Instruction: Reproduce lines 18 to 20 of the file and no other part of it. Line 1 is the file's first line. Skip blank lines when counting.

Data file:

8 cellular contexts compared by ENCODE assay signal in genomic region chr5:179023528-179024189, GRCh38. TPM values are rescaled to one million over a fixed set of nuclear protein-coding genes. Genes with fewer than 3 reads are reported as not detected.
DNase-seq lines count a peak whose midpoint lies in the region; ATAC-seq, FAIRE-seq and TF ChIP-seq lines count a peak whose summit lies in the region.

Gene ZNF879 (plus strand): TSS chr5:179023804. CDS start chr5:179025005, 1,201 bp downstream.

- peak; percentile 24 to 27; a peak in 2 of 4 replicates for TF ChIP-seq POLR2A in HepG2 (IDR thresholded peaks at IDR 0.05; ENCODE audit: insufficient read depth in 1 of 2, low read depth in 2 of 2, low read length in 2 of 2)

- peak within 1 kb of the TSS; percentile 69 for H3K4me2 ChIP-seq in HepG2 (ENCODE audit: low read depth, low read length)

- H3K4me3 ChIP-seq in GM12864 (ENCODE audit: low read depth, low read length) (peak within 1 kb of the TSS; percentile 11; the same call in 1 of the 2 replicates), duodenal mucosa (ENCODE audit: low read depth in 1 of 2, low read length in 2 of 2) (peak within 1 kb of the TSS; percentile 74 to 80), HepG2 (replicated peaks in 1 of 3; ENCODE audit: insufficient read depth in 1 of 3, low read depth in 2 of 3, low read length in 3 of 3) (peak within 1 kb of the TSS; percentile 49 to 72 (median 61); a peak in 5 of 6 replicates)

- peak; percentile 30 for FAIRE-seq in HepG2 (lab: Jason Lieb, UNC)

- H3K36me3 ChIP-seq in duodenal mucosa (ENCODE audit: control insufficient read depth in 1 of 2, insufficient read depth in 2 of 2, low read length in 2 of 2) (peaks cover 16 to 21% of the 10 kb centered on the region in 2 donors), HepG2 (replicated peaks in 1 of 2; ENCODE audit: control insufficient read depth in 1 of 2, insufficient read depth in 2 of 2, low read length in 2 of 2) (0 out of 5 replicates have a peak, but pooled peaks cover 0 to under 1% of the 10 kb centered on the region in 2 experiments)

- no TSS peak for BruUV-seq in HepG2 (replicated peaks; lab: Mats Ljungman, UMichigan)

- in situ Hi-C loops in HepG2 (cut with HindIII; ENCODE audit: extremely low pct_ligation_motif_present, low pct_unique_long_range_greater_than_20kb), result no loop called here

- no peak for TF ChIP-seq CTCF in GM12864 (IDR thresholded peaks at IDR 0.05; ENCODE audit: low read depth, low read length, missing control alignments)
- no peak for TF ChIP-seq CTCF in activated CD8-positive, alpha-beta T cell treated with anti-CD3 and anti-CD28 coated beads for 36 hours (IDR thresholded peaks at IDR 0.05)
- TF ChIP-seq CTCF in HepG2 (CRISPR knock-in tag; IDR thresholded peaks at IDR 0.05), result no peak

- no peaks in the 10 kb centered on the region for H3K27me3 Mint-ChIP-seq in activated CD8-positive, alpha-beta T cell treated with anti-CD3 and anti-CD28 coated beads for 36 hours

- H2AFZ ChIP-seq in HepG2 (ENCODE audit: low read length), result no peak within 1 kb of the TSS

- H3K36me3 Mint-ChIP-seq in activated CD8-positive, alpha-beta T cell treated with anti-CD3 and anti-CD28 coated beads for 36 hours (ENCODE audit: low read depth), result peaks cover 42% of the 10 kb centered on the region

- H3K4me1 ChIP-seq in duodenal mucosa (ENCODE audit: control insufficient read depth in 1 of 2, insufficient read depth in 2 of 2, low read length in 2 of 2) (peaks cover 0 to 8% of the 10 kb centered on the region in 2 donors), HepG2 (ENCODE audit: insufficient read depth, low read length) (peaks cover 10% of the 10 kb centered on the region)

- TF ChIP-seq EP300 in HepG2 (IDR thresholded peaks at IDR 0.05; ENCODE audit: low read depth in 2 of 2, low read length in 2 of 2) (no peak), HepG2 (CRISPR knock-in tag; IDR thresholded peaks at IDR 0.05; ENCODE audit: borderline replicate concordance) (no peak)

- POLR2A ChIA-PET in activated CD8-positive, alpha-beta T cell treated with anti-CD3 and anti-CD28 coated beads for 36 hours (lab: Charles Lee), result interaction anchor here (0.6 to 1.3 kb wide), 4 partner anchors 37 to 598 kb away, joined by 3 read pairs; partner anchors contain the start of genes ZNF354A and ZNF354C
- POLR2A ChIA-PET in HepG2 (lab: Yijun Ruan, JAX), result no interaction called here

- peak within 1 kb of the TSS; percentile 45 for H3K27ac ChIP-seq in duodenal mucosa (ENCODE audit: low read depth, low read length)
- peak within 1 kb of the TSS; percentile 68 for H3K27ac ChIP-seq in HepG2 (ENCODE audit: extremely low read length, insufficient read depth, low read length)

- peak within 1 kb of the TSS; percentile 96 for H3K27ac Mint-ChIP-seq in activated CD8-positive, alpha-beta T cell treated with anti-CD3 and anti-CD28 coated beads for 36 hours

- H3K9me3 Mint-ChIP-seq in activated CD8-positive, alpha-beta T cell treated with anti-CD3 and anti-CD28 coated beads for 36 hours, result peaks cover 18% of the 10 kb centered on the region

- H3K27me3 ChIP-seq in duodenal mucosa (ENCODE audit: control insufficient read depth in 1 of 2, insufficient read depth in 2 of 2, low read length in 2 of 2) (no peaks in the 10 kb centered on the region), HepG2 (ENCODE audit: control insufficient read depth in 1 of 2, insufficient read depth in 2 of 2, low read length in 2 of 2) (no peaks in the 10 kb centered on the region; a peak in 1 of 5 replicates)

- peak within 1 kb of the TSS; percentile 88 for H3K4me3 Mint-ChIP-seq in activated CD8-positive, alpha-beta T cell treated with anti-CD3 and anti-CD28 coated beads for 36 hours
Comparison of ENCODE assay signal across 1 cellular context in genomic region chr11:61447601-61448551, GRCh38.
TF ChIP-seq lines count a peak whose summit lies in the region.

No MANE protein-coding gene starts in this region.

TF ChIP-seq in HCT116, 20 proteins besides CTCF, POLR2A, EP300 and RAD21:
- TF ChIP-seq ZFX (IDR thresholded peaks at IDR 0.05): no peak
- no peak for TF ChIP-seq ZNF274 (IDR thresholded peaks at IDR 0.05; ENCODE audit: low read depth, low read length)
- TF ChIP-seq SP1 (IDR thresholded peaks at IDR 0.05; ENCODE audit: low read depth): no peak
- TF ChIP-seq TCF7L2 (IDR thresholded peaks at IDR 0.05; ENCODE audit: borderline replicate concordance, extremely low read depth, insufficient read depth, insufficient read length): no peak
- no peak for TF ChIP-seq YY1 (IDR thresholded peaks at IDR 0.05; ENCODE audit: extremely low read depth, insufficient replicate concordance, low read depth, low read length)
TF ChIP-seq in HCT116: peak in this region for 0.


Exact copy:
- TF ChIP-seq EP300 in HepG2 (IDR thresholded peaks at IDR 0.05; ENCODE audit: low read depth in 2 of 2, low read length in 2 of 2) (no peak), HepG2 (CRISPR knock-in tag; IDR thresholded peaks at IDR 0.05; ENCODE audit: borderline replicate concordance) (no peak)

- POLR2A ChIA-PET in activated CD8-positive, alpha-beta T cell treated with anti-CD3 and anti-CD28 coated beads for 36 hours (lab: Charles Lee), result interaction anchor here (0.6 to 1.3 kb wide), 4 partner anchors 37 to 598 kb away, joined by 3 read pairs; partner anchors contain the start of genes ZNF354A and ZNF354C
- POLR2A ChIA-PET in HepG2 (lab: Yijun Ruan, JAX), result no interaction called here